any new drugs which may be po-
tentially subject to abuse.
The intent of this law is to
control distribution of drugs at
the manufacturing and retail level
and prevent diversion into illegal
channels, rather than to impose
specific penalties on the user as Is
currently operative under the nar-
cotic laws. Hopefully it will be
effective without resort to stronger
legislation.
WHERE DOES marijuana stand
in the world today? Just where it
has for the last one thousand
years-in, the East, appealing to
a minority of the population com-
prising a large group of religious
ascetics, the idle, the miserably
poor, and the more dissolute
members of the population.
In the West, marijuana, like
other hallucinogens seems to "pos-
sess a particular attraction for
certain psychologically and socially
maladjusted persons who have dif-
ficulty in conforming to usual
social norms. These include 'arty'
people such as struggling writers,
painters, and musicians; frustrat-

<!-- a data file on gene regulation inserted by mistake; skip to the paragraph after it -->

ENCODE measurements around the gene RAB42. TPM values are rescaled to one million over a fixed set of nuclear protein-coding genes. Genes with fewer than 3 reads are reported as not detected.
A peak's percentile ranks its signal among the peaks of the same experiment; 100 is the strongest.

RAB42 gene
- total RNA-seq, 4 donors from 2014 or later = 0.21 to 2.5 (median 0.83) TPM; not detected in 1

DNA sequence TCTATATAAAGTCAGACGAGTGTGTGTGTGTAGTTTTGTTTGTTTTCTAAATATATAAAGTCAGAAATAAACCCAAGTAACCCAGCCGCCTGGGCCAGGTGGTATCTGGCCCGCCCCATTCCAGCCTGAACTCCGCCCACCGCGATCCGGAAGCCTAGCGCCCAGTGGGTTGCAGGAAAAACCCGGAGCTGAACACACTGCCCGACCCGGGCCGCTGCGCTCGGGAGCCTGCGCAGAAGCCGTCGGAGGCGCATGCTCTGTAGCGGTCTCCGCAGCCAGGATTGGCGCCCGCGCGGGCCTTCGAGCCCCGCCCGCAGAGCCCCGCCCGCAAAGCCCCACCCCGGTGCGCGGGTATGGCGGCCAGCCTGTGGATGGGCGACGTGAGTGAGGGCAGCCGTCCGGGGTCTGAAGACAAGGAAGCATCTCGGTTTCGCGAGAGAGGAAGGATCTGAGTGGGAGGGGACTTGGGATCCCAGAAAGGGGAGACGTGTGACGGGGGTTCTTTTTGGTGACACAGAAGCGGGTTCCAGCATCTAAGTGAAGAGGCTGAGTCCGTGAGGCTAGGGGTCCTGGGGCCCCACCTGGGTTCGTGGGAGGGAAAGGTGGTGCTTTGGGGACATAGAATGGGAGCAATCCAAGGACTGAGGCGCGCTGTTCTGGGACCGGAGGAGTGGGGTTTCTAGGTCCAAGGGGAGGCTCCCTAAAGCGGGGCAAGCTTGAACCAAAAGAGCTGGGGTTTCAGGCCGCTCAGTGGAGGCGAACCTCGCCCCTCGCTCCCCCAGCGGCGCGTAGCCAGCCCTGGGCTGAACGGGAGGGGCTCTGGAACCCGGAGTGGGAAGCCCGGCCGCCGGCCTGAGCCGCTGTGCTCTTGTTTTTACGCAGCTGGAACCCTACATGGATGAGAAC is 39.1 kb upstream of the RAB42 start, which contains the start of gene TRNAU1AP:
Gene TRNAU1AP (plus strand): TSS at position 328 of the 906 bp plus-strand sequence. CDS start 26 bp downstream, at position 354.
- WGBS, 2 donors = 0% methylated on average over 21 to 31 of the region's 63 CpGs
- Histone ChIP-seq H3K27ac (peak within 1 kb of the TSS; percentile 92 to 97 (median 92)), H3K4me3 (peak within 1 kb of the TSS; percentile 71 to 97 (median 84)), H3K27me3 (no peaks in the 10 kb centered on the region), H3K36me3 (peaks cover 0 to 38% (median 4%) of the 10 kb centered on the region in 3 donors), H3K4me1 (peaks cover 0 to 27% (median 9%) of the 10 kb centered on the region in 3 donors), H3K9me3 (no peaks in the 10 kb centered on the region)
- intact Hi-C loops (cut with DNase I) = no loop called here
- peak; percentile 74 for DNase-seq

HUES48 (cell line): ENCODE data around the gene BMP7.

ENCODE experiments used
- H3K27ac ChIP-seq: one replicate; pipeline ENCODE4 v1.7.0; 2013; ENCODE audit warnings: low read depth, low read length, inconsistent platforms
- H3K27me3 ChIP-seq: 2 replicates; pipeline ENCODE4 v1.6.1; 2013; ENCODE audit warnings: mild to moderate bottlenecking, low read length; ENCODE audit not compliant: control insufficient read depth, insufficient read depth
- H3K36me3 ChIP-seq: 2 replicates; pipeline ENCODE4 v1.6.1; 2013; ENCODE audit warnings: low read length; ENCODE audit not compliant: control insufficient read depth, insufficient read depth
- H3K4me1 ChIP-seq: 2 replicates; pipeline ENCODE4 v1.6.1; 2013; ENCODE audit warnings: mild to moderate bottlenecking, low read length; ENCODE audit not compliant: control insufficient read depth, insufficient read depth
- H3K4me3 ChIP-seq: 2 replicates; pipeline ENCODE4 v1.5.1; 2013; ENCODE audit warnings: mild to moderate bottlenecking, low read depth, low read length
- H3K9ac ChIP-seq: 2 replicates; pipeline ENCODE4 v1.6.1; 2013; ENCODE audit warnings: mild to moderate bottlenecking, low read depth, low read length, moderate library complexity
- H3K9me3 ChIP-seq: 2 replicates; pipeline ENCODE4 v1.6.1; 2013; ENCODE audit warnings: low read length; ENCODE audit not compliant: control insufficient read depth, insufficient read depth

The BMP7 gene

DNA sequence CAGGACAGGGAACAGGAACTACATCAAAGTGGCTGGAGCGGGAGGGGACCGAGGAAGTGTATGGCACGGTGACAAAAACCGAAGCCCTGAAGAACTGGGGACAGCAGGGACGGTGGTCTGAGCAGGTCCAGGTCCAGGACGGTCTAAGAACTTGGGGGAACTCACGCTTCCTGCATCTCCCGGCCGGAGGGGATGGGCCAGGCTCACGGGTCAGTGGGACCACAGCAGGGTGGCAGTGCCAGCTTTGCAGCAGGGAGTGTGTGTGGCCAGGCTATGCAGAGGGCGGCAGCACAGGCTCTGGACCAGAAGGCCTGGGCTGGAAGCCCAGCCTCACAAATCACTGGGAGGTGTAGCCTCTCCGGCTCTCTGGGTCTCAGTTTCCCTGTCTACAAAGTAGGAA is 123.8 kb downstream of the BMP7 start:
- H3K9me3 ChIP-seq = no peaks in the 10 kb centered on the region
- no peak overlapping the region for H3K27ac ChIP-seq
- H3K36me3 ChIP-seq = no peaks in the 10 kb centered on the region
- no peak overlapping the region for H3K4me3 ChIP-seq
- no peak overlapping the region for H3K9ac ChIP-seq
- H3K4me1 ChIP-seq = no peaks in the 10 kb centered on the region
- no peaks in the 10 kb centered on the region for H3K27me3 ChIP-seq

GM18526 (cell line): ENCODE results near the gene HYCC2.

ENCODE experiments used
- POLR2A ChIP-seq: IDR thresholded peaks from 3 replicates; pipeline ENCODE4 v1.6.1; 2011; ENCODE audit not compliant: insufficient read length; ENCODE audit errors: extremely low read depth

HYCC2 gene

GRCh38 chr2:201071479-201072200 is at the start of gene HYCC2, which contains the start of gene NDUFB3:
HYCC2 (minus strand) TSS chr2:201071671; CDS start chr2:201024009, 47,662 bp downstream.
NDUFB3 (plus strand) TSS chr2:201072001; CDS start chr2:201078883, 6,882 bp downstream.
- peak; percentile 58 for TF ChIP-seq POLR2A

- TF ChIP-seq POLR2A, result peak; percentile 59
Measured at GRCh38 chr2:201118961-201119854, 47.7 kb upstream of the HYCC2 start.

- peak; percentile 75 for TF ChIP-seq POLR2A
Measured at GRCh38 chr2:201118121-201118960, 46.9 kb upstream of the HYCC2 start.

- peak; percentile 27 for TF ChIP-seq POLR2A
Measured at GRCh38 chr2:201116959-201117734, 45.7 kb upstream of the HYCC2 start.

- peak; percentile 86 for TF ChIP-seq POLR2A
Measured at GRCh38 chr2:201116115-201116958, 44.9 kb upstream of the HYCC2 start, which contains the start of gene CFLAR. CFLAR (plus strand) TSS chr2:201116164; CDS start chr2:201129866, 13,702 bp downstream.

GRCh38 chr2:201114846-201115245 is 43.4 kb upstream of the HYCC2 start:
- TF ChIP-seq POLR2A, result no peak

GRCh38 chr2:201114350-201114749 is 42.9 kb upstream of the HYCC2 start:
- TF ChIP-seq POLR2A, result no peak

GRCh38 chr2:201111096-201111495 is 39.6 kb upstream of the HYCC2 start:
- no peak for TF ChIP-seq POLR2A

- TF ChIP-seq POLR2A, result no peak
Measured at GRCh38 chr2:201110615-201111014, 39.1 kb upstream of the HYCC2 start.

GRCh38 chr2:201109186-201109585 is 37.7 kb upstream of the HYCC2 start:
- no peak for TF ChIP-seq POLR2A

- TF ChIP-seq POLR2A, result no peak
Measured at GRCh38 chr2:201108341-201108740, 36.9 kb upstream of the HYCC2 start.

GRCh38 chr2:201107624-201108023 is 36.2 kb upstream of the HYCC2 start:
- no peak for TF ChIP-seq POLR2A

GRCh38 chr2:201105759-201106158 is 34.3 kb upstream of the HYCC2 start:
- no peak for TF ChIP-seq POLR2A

ed nonconformists; and curious
thrill-seeking adolescents and
young adults."
Traffic in, and use of mari-
juana, is prohibited in every civil-
ized nation of the world. Since
1959 even India, in spite of re-
ligiouspressure, has completely
prohibited the cannabis resin
(Charas) even for mendical use
and the use of other 'formsr of the
plant are being increasingly re-
stricted in the Indian states and
territories which have not yet en-
forced total prohibition.
The reader can draw his own
conclusions concerning the likeli-
hood of marijuana being available
as a government monopoly in the
United States.
Where does marijuana stand in
relation to alcohol? Most alco-
holics would not give it a second
look. Would it replace alcohol if
freely available? If so, why is it
necessary for the Indian govern-
ment to prohibit alcohol in a cul-
ture Where its religion 'accept
"hashish," but eschew alcohol?
IF MARIJUANA had universal
appeal, one would expect to find
it accepted and used socially in
moderate amounts in Asia and
Africa by a majority of the popu-
lation, much like alcohol in the
United States. To the contrary,
in most countries regular users are
held in low esteem somewhat
comparable to "Skid Row" alco-
holics.
Having failed to ,gain a signi-
ficant foothold in predominantly